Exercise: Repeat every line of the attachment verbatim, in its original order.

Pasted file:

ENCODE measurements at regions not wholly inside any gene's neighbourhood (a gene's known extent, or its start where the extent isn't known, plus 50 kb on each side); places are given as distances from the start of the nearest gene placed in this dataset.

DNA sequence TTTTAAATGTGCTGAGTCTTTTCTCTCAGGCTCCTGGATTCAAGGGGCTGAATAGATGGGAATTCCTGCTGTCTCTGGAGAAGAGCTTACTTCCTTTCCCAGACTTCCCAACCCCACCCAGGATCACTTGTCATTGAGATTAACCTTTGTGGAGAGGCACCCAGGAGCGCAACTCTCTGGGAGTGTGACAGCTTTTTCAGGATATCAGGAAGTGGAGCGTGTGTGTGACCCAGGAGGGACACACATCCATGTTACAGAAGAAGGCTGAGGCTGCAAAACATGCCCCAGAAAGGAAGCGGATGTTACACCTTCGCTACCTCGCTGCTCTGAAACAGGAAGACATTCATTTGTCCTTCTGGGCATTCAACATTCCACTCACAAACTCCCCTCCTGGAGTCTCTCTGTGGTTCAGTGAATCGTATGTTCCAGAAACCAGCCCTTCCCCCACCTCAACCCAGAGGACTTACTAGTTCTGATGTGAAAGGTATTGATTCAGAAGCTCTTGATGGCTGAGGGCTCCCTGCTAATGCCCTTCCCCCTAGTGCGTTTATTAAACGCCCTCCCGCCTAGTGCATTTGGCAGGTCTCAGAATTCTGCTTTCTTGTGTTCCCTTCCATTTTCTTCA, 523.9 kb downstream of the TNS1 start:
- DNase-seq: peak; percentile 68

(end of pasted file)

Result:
ENCODE measurements at regions not wholly inside any gene's neighbourhood (a gene's known extent, or its start where the extent isn't known, plus 50 kb on each side); places are given as distances from the start of the nearest gene placed in this dataset.

DNA sequence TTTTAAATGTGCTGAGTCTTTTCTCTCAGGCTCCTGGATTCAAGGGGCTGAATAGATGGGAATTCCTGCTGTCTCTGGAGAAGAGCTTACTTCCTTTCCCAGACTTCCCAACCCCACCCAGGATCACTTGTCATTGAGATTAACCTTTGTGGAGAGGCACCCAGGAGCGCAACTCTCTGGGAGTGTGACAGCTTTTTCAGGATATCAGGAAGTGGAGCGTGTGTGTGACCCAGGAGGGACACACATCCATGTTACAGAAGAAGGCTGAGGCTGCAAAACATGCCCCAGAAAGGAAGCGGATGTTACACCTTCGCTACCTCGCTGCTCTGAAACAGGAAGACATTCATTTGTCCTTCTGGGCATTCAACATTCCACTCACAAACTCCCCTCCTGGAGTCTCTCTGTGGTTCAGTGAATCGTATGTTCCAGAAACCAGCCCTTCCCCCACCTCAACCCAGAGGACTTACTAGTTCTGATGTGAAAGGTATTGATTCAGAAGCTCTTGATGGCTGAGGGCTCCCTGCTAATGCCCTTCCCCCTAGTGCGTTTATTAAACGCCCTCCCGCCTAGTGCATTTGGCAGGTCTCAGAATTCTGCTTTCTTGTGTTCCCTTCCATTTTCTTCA, 523.9 kb downstream of the TNS1 start:
- DNase-seq: peak; percentile 68